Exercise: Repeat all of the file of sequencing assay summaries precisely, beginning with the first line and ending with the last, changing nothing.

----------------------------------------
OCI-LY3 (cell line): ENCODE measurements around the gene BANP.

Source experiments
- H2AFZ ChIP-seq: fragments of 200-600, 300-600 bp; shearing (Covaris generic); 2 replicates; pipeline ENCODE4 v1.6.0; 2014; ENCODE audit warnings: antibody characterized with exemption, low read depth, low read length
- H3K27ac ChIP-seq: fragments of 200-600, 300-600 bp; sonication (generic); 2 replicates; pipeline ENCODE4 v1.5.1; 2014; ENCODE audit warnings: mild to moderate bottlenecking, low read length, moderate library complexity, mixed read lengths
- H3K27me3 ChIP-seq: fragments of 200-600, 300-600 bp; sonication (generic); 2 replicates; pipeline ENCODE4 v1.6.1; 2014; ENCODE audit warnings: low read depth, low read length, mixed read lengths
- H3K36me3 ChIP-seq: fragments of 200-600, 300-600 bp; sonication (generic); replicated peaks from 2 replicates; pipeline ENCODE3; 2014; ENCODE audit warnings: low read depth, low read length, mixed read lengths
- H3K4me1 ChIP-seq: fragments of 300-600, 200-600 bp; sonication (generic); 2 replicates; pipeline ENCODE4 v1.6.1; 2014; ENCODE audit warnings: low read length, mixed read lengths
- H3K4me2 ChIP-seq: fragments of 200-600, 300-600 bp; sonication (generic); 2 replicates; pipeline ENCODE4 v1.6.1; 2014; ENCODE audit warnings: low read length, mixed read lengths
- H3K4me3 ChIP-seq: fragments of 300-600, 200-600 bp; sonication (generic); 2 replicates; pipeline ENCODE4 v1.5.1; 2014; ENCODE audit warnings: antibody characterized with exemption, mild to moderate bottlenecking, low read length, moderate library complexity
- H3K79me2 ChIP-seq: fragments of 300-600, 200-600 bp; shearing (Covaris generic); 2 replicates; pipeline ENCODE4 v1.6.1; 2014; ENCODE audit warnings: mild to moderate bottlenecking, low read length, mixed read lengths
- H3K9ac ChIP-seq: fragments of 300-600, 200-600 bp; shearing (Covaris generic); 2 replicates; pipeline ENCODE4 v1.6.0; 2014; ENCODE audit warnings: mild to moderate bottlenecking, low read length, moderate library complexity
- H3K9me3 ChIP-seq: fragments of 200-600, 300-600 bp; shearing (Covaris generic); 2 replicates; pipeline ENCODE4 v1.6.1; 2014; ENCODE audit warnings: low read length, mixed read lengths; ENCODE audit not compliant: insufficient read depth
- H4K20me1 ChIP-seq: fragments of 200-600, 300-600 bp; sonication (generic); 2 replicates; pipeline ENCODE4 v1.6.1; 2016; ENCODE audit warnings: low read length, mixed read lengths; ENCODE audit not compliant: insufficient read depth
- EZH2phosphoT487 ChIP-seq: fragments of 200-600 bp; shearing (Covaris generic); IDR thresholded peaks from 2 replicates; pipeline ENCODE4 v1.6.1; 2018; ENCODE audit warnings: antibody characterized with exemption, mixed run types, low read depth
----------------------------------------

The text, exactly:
OCI-LY3 (cell line): ENCODE measurements around the gene BANP.

Source experiments
- H2AFZ ChIP-seq: fragments of 200-600, 300-600 bp; shearing (Covaris generic); 2 replicates; pipeline ENCODE4 v1.6.0; 2014; ENCODE audit warnings: antibody characterized with exemption, low read depth, low read length
- H3K27ac ChIP-seq: fragments of 200-600, 300-600 bp; sonication (generic); 2 replicates; pipeline ENCODE4 v1.5.1; 2014; ENCODE audit warnings: mild to moderate bottlenecking, low read length, moderate library complexity, mixed read lengths
- H3K27me3 ChIP-seq: fragments of 200-600, 300-600 bp; sonication (generic); 2 replicates; pipeline ENCODE4 v1.6.1; 2014; ENCODE audit warnings: low read depth, low read length, mixed read lengths
- H3K36me3 ChIP-seq: fragments of 200-600, 300-600 bp; sonication (generic); replicated peaks from 2 replicates; pipeline ENCODE3; 2014; ENCODE audit warnings: low read depth, low read length, mixed read lengths
- H3K4me1 ChIP-seq: fragments of 300-600, 200-600 bp; sonication (generic); 2 replicates; pipeline ENCODE4 v1.6.1; 2014; ENCODE audit warnings: low read length, mixed read lengths
- H3K4me2 ChIP-seq: fragments of 200-600, 300-600 bp; sonication (generic); 2 replicates; pipeline ENCODE4 v1.6.1; 2014; ENCODE audit warnings: low read length, mixed read lengths
- H3K4me3 ChIP-seq: fragments of 300-600, 200-600 bp; sonication (generic); 2 replicates; pipeline ENCODE4 v1.5.1; 2014; ENCODE audit warnings: antibody characterized with exemption, mild to moderate bottlenecking, low read length, moderate library complexity
- H3K79me2 ChIP-seq: fragments of 300-600, 200-600 bp; shearing (Covaris generic); 2 replicates; pipeline ENCODE4 v1.6.1; 2014; ENCODE audit warnings: mild to moderate bottlenecking, low read length, mixed read lengths
- H3K9ac ChIP-seq: fragments of 300-600, 200-600 bp; shearing (Covaris generic); 2 replicates; pipeline ENCODE4 v1.6.0; 2014; ENCODE audit warnings: mild to moderate bottlenecking, low read length, moderate library complexity
- H3K9me3 ChIP-seq: fragments of 200-600, 300-600 bp; shearing (Covaris generic); 2 replicates; pipeline ENCODE4 v1.6.1; 2014; ENCODE audit warnings: low read length, mixed read lengths; ENCODE audit not compliant: insufficient read depth
- H4K20me1 ChIP-seq: fragments of 200-600, 300-600 bp; sonication (generic); 2 replicates; pipeline ENCODE4 v1.6.1; 2016; ENCODE audit warnings: low read length, mixed read lengths; ENCODE audit not compliant: insufficient read depth
- EZH2phosphoT487 ChIP-seq: fragments of 200-600 bp; shearing (Covaris generic); IDR thresholded peaks from 2 replicates; pipeline ENCODE4 v1.6.1; 2018; ENCODE audit warnings: antibody characterized with exemption, mixed run types, low read depth